The use of allegory to explain, or explain away, texts was not a creation of Christian historians, for the device was not unknown to pagan literature or philosophy. As far back as the sixth century B.C., Homer was interpreted allegorically by Theagenes of Rhegium, and pagan philosophy had constant recourse to allegory to harmonize myth with reason.

Allegorism was well established in Alexandrian Judaism, especially by Philo, who made a systematic use of it to bridge the chasm between the Old Testament revelation and the Platonic philosophy. Philo compares the literal sense of Scripture to the shadow which the body casts, finding its authentic, profounder truth in the spiritual meaning which it symbolizes. He does not want to depreciate or abolish the literal or the historical meaning but looks to it as man’s body which merits the fullest respect.

The School of Alexandria adopted the allegorical interpretation of the Holy Scripture, believing that it hides the truth and at the same time reveals it. It hides the truth from the ignorant, whose eyes are blinded by sin and pride, hence they are prevented from the knowledge of the truth. At the same time, it always reveals what is new to the renewed eyes of believers. Clement of Alexandria is considered the first Christian theologian who uses allegorical interpretation, giving a cause of using it in a practical way. He says that the Bible has hidden meanings to incite us to search and discover the words of salvation, which are hidden from those who despise them. He said the truth is in the pearls which must not be offered to the swines. Other early church fathers such as Irenaeus and Tertullian also used this method of interpretation.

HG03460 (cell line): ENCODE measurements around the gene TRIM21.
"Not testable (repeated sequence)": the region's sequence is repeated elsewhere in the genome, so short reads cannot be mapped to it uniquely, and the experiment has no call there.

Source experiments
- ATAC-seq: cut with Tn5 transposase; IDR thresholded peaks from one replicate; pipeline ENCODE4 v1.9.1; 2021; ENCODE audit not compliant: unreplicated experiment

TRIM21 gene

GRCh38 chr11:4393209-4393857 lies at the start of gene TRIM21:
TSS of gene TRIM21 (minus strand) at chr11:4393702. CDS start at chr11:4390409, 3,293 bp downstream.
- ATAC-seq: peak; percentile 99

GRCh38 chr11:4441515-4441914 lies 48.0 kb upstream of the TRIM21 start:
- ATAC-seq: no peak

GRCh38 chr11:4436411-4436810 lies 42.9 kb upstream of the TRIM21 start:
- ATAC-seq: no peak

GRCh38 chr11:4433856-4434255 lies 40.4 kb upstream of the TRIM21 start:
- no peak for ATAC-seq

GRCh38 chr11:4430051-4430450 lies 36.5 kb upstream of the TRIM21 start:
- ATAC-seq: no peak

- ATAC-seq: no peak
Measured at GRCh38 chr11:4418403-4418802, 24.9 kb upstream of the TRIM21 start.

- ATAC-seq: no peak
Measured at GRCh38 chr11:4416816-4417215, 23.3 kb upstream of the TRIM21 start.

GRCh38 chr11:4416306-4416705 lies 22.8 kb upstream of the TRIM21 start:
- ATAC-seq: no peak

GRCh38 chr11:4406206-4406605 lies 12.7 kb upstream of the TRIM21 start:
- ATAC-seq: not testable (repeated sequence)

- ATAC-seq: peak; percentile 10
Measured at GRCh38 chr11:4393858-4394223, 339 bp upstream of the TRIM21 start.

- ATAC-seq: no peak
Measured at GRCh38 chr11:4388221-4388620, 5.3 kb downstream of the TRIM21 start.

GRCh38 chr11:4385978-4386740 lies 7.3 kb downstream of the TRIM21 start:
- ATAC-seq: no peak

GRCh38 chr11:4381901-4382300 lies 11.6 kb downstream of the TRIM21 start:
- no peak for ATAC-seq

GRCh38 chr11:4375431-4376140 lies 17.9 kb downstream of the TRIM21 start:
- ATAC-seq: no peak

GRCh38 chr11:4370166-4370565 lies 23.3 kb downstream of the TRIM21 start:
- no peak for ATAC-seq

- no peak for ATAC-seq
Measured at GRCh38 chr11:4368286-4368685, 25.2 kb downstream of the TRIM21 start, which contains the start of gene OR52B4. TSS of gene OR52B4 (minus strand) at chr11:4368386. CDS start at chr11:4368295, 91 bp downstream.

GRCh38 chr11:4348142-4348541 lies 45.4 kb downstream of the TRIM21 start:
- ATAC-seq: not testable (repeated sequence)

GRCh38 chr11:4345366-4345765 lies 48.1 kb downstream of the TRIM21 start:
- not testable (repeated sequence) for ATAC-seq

His disciple, Origen, adds other justifications of using allegorical interpretation to the Scriptures. Origen often denies the literal meaning. For example, he says, “Could any man of sound judgment suppose that the first, second and third days (of creation) had an evening and a morning, when there were as yet no sun or moon or stars? Could anyone be so unintelligent as to think that God made a paradise somewhere in the east and planted it with trees, like a farmer, or that in that paradise he put a tree of life, a tree you could see and know with your senses, a tree you could derive life from by eating its fruit with the teeth in your head? When the Bible says that God used to walk in paradise in the evening or that Adam hid behind a tree, no one, I think, will question that these are only fictions, stories of things that never actually happened, and that figuratively they refer to certain mysteries.” He explained away the darker happenings in the history of Israel and even in the New Testament, he treated stories such as that of the Devil taking Jesus up into a high mountain and showing him the kingdoms of the world as parables or fables. Gnosticism took hold of some of his phases and attempted to harmonize Christianity with the parallel cults of paganism. Neo-platonism was doing much the same for paganism itself. The cults of Asia and Egypt were drawn together and interpreted in the light of the worship of Demeter or Dionysus.